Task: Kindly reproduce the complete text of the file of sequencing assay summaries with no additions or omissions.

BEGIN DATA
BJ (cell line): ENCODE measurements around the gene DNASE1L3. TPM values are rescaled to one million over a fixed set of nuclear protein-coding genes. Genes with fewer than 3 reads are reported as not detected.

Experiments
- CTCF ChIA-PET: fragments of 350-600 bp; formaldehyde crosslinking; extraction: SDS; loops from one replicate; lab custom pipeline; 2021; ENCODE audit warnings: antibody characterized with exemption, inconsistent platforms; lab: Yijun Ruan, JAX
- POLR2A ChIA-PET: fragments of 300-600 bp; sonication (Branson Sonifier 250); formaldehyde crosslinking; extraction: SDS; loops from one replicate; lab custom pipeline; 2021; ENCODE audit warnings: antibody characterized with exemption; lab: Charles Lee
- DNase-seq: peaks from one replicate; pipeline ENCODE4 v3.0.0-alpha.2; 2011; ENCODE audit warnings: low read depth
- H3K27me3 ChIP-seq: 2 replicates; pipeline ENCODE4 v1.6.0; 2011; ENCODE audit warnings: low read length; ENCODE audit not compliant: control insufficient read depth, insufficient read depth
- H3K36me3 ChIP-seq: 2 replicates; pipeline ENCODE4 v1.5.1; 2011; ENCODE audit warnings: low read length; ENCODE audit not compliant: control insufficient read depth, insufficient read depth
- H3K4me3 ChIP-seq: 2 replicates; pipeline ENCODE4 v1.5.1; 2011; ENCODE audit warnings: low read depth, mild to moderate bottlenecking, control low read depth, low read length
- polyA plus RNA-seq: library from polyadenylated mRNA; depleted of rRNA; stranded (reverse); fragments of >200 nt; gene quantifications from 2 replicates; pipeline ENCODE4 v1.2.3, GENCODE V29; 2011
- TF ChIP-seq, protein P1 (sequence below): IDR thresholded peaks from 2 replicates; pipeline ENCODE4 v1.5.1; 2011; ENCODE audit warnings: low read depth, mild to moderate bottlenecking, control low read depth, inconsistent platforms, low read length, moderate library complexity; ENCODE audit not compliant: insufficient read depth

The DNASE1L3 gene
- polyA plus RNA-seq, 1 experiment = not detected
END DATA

BJ (cell line): ENCODE measurements around the gene DNASE1L3. TPM values are rescaled to one million over a fixed set of nuclear protein-coding genes. Genes with fewer than 3 reads are reported as not detected.

Experiments
- CTCF ChIA-PET: fragments of 350-600 bp; formaldehyde crosslinking; extraction: SDS; loops from one replicate; lab custom pipeline; 2021; ENCODE audit warnings: antibody characterized with exemption, inconsistent platforms; lab: Yijun Ruan, JAX
- POLR2A ChIA-PET: fragments of 300-600 bp; sonication (Branson Sonifier 250); formaldehyde crosslinking; extraction: SDS; loops from one replicate; lab custom pipeline; 2021; ENCODE audit warnings: antibody characterized with exemption; lab: Charles Lee
- DNase-seq: peaks from one replicate; pipeline ENCODE4 v3.0.0-alpha.2; 2011; ENCODE audit warnings: low read depth
- H3K27me3 ChIP-seq: 2 replicates; pipeline ENCODE4 v1.6.0; 2011; ENCODE audit warnings: low read length; ENCODE audit not compliant: control insufficient read depth, insufficient read depth
- H3K36me3 ChIP-seq: 2 replicates; pipeline ENCODE4 v1.5.1; 2011; ENCODE audit warnings: low read length; ENCODE audit not compliant: control insufficient read depth, insufficient read depth
- H3K4me3 ChIP-seq: 2 replicates; pipeline ENCODE4 v1.5.1; 2011; ENCODE audit warnings: low read depth, mild to moderate bottlenecking, control low read depth, low read length
- polyA plus RNA-seq: library from polyadenylated mRNA; depleted of rRNA; stranded (reverse); fragments of >200 nt; gene quantifications from 2 replicates; pipeline ENCODE4 v1.2.3, GENCODE V29; 2011
- TF ChIP-seq, protein P1 (sequence below): IDR thresholded peaks from 2 replicates; pipeline ENCODE4 v1.5.1; 2011; ENCODE audit warnings: low read depth, mild to moderate bottlenecking, control low read depth, inconsistent platforms, low read length, moderate library complexity; ENCODE audit not compliant: insufficient read depth

The DNASE1L3 gene
- polyA plus RNA-seq, 1 experiment = not detected